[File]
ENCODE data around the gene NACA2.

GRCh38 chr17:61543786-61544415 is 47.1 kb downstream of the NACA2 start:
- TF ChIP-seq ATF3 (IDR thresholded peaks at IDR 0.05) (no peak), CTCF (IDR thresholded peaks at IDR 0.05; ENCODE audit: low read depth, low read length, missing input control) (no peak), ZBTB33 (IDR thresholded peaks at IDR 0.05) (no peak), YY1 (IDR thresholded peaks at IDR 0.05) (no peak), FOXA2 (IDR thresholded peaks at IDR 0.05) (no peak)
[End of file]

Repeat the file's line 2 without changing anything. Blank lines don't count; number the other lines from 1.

GRCh38 chr17:61543786-61544415 is 47.1 kb downstream of the NACA2 start: